PITTSBURGH - A cancer patient at UPMC Children’s Hospital of Pittsburgh has come up with a way to help every child battling the disease.
Michael Carroll is just 16 but he has battled cancer twice.
At six, he was diagnosed with leukemia.
“I didn't know until after it was all said and done that that could have been the end of me,” he said.
He beat it but radiation treatment he received led to a brain tumor and surgery this past summer.
Then one night when he was on Facebook, he came up with an idea to help every pediatric cancer patient.
He designed and drew “Michael’s Meanies”—stress balls in the shape of childhood cancers.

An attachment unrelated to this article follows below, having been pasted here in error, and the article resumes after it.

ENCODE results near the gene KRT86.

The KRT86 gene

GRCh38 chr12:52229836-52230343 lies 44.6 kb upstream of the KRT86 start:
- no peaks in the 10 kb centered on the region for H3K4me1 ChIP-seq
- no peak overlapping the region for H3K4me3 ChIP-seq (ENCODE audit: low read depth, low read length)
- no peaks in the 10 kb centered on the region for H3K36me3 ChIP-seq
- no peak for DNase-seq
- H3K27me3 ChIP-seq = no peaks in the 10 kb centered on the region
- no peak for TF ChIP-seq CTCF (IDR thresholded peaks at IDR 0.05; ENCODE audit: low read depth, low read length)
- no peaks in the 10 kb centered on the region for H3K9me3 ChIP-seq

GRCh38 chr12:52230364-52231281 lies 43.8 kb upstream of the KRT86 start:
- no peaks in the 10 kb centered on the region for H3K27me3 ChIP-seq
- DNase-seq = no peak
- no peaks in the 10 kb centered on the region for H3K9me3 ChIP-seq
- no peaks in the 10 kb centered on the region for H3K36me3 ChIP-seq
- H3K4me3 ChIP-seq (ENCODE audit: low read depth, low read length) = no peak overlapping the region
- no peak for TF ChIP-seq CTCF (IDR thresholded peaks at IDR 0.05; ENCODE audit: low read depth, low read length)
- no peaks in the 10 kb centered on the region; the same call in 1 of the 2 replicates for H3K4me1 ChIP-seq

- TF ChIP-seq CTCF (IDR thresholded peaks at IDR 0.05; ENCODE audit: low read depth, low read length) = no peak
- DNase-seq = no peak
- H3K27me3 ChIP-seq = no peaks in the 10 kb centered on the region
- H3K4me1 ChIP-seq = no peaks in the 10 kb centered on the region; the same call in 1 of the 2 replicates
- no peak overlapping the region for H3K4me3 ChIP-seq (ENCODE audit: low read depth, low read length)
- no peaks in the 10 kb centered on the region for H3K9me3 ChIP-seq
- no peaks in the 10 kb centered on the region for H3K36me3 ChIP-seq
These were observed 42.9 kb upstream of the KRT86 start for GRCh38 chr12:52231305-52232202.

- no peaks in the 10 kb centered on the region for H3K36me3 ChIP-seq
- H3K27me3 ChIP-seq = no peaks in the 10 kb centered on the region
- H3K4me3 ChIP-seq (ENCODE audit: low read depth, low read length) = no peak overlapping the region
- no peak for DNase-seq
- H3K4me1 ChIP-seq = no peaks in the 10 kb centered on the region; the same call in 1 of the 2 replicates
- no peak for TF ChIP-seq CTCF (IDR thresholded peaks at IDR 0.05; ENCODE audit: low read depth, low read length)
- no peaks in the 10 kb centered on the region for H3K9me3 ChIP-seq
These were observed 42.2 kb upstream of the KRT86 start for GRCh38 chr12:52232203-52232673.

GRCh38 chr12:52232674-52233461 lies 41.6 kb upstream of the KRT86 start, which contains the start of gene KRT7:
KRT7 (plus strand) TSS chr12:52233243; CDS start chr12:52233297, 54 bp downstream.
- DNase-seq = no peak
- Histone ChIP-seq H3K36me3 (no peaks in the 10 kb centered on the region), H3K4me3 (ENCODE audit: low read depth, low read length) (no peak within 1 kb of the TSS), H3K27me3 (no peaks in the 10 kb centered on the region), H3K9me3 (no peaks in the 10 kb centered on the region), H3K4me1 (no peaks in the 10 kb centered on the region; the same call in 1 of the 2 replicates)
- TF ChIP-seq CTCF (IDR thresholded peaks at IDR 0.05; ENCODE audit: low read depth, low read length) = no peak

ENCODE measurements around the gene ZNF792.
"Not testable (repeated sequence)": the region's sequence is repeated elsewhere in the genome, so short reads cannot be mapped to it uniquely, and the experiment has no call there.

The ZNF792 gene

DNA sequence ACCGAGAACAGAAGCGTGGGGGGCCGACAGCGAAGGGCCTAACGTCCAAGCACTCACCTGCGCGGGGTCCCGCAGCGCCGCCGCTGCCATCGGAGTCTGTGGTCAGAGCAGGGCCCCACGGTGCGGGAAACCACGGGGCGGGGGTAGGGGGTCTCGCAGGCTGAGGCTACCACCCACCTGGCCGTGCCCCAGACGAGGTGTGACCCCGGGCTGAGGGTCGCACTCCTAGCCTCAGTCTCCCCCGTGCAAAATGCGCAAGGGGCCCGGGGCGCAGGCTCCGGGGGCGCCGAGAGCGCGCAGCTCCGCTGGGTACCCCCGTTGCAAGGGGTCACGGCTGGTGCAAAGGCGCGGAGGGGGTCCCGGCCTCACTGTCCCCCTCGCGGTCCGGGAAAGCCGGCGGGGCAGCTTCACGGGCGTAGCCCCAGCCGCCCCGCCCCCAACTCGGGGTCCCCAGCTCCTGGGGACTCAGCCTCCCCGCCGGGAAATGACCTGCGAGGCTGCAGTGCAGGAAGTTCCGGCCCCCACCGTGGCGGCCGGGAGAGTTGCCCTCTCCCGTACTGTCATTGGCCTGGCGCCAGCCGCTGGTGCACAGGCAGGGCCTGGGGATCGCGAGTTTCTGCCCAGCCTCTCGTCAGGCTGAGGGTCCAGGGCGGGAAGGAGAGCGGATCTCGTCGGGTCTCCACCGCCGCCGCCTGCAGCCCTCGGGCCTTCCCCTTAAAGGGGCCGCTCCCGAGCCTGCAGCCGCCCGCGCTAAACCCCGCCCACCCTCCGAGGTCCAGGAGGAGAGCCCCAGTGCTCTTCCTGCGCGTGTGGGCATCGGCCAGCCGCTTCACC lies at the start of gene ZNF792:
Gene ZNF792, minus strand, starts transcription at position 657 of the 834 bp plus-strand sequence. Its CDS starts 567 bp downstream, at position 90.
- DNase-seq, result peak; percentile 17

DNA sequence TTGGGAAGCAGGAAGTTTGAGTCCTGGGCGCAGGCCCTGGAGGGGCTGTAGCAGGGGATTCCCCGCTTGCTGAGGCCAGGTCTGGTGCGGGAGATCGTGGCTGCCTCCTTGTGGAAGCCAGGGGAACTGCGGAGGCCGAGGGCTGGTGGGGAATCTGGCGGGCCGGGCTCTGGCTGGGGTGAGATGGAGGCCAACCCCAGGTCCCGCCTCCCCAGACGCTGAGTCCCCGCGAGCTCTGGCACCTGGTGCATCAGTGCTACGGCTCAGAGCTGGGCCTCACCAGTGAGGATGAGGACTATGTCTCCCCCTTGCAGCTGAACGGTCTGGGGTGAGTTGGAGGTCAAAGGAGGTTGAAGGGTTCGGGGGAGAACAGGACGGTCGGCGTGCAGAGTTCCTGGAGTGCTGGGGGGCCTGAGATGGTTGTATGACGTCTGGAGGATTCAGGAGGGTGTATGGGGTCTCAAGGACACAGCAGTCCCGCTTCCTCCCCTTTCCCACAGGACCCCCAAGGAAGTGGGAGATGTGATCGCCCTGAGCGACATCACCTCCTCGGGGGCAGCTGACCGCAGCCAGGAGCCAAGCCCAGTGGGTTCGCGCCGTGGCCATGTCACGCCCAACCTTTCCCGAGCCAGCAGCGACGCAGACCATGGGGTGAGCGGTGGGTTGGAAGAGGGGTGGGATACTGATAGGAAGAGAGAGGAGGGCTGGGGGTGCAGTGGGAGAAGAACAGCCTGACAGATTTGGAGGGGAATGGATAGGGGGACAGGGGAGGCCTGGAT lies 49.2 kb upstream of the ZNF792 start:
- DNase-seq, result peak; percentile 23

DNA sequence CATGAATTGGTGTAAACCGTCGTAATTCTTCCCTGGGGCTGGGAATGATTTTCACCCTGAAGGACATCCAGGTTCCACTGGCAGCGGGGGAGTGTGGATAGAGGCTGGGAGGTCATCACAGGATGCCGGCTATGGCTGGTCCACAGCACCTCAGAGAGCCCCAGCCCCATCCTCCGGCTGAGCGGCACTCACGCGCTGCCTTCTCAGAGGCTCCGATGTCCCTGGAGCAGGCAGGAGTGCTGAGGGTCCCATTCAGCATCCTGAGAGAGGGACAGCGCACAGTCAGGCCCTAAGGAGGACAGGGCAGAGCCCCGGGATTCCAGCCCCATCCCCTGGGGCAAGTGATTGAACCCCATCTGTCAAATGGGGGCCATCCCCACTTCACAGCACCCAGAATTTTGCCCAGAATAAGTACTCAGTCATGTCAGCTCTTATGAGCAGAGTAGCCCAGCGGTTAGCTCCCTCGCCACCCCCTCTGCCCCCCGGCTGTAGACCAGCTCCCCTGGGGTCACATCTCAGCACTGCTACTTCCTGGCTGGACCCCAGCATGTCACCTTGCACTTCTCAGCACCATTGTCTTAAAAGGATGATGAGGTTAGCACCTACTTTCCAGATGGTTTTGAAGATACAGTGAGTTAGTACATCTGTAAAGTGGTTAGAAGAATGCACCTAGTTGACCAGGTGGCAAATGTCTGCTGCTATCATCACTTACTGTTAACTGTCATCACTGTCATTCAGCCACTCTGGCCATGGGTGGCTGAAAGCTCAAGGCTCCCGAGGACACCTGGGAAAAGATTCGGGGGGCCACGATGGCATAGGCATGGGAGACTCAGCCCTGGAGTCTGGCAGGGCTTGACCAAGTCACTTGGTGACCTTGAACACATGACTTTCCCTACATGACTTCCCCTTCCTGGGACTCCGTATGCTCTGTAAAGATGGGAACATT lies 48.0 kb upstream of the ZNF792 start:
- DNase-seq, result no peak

"They're too young. They don't understand,” he said. “This can have something to show this what you have. Take your anger out on it."
There’s Terry the Terrible Tumor, Lily Lymphoma and Lousy Louie Leukemia.
"This one is a personal one because I went through this," he said of Louie.
Carroll said his comical characters show that cancer doesn’t have to be frightening.
They also give kids an outlet for their frustration.
"If they are angry or in pain, squeeze these, kick these, throw these,” he said.
Carroll wants to raise $10,000 so he can deliver his first batch of Meanies by Christmas.
"My mom has told me God has a reason for putting me through this, and maybe this is my reason," he said.
Carroll wants his Meanies to go global, but his first deliveries will be to UPMC and WVU Children’s Hospital in Morgantown, where he was treated for leukemia.
To learn more about his project, log on to http://michaelsmeanies.com/
Donations can also be mailed to Wesbanco, c/o Michael’s Meanies, 142 Zane Street, Wheeling, WV 26003.
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